MESH adds sculpture to popular central city park
Hamilton’s award-winning Victoria on the River central city park will feature a new sculpture thanks to the generosity of philanthropic arts organisation MESH Sculpture Hamilton.
The group, which has previously funded and delivered several art projects across the city, has commissioned noted academic and artist Professor Robert Jahnke to create the piece - entitled Te Tatau ki Kirikiriroa (The Doorway to Hamilton/Kirikiroa) - which will serve as an opening through which visitors to the park can view the Waikato River.
Foundation work for the sculpture will begin on Monday, 23 September and is expected to take four weeks. The costs of design, creation and installation of the sculpture are all being covered by MESH.
The 8m wide and 4.5m high sculpture will be an impressive and eye-catching addition to the park, says Maria Barrie, Hamilton City Council’s Parks and Recreation Manager.
“Victoria on the River is proving popular with residents, central city workers and visitors to our city, and adding a significant piece of public art to the space gives it another dimension,” Ms Barrie says.
“MESH’s representatives signalled early on they were particularly keen to bring a piece of art to Victoria on the River and we’ve reached the exciting phase when it’s now coming to fruition.”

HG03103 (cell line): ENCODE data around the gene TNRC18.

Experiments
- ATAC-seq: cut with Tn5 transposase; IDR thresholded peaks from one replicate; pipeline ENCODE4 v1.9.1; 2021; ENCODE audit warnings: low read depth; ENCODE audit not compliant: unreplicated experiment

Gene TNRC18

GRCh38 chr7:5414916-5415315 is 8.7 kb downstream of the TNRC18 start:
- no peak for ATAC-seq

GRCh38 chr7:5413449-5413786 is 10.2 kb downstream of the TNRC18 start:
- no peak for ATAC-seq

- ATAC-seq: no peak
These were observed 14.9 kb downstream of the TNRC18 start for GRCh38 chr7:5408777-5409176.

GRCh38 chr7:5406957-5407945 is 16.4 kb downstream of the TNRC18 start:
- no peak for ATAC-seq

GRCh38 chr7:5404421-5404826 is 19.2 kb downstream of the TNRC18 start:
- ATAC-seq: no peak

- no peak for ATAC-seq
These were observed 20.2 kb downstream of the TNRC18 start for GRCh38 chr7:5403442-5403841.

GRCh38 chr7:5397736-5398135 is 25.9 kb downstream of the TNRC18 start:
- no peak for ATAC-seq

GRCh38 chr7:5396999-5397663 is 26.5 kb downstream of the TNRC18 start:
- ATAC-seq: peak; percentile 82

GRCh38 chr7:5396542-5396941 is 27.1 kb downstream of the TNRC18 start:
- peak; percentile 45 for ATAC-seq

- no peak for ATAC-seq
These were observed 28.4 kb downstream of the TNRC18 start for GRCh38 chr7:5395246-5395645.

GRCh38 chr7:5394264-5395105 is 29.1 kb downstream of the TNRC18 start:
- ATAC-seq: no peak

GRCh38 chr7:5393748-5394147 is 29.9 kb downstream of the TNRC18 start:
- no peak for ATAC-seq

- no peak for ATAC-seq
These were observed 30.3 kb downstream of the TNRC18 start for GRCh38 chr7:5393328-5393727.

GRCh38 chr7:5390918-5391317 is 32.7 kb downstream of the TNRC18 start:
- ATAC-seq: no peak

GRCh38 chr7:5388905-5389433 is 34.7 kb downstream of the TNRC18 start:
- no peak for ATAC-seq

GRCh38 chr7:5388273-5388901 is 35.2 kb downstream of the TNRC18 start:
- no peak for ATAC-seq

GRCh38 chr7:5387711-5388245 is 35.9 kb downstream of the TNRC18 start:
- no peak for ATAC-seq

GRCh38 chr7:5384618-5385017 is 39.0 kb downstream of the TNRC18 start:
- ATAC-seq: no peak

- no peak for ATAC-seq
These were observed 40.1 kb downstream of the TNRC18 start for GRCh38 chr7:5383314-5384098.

MESH Chairperson Nancy Caiger says: “This work represents two hard years of planning and fundraising. As with our previous three works we are building a collection of works which speak to each specific site, tell stories of our city and our history but also look towards our future and help engage with the diverse cultures that now represent Hamilton.”
Mrs Caiger says one of the exciting features of this new artwork is the use of fluorescent light and mirrors which will make the artwork take on a whole new look in the evening.
“Jahnke’s long explored the connections between mirroring, light, perception, history and retrospection. Jahnke’s work frequently features light and mirrors that create an infinity effect which works to draw people in, to interact.”
Although the park will remain open, people visiting Victoria on the River over the next few weeks are urged to keep clear of the work site and be aware of construction noise and activity related to the sculpture installation.
The sculpture is expected to be unveiled in mod-November.
Since opening to the public in January 2018, the amphitheatre-style Victoria on the River has won a number of architecture and design awards